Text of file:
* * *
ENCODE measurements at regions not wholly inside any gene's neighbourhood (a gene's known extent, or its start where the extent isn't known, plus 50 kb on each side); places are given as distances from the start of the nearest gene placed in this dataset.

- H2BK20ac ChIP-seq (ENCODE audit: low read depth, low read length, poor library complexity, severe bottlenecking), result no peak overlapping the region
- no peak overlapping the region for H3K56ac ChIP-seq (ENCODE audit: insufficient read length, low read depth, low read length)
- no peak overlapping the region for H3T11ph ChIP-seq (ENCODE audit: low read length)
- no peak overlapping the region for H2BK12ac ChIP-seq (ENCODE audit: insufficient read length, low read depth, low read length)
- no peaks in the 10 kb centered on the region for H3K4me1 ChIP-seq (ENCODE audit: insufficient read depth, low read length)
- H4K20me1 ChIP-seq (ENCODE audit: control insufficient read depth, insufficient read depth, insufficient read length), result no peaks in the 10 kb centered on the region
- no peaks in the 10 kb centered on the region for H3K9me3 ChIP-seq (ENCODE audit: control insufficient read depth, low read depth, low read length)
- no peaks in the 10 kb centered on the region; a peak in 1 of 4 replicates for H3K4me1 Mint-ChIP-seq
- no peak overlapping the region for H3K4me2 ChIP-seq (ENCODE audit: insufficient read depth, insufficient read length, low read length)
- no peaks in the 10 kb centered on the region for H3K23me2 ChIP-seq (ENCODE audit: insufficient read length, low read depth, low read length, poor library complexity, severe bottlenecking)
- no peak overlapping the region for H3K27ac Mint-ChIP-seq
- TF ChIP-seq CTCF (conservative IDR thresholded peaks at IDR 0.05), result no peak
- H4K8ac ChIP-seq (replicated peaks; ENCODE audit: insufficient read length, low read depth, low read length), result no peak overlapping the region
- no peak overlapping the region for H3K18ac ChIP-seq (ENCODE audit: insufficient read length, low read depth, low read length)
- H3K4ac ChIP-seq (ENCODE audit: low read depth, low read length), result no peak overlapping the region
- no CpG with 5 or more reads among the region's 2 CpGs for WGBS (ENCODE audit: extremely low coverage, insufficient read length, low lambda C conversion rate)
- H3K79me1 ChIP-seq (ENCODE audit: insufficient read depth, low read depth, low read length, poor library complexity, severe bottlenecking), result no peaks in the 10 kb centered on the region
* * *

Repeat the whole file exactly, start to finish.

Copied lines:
ENCODE measurements at regions not wholly inside any gene's neighbourhood (a gene's known extent, or its start where the extent isn't known, plus 50 kb on each side); places are given as distances from the start of the nearest gene placed in this dataset.

- H2BK20ac ChIP-seq (ENCODE audit: low read depth, low read length, poor library complexity, severe bottlenecking), result no peak overlapping the region
- no peak overlapping the region for H3K56ac ChIP-seq (ENCODE audit: insufficient read length, low read depth, low read length)
- no peak overlapping the region for H3T11ph ChIP-seq (ENCODE audit: low read length)
- no peak overlapping the region for H2BK12ac ChIP-seq (ENCODE audit: insufficient read length, low read depth, low read length)
- no peaks in the 10 kb centered on the region for H3K4me1 ChIP-seq (ENCODE audit: insufficient read depth, low read length)
- H4K20me1 ChIP-seq (ENCODE audit: control insufficient read depth, insufficient read depth, insufficient read length), result no peaks in the 10 kb centered on the region
- no peaks in the 10 kb centered on the region for H3K9me3 ChIP-seq (ENCODE audit: control insufficient read depth, low read depth, low read length)
- no peaks in the 10 kb centered on the region; a peak in 1 of 4 replicates for H3K4me1 Mint-ChIP-seq
- no peak overlapping the region for H3K4me2 ChIP-seq (ENCODE audit: insufficient read depth, insufficient read length, low read length)
- no peaks in the 10 kb centered on the region for H3K23me2 ChIP-seq (ENCODE audit: insufficient read length, low read depth, low read length, poor library complexity, severe bottlenecking)
- no peak overlapping the region for H3K27ac Mint-ChIP-seq
- TF ChIP-seq CTCF (conservative IDR thresholded peaks at IDR 0.05), result no peak
- H4K8ac ChIP-seq (replicated peaks; ENCODE audit: insufficient read length, low read depth, low read length), result no peak overlapping the region
- no peak overlapping the region for H3K18ac ChIP-seq (ENCODE audit: insufficient read length, low read depth, low read length)
- H3K4ac ChIP-seq (ENCODE audit: low read depth, low read length), result no peak overlapping the region
- no CpG with 5 or more reads among the region's 2 CpGs for WGBS (ENCODE audit: extremely low coverage, insufficient read length, low lambda C conversion rate)
- H3K79me1 ChIP-seq (ENCODE audit: insufficient read depth, low read depth, low read length, poor library complexity, severe bottlenecking), result no peaks in the 10 kb centered on the region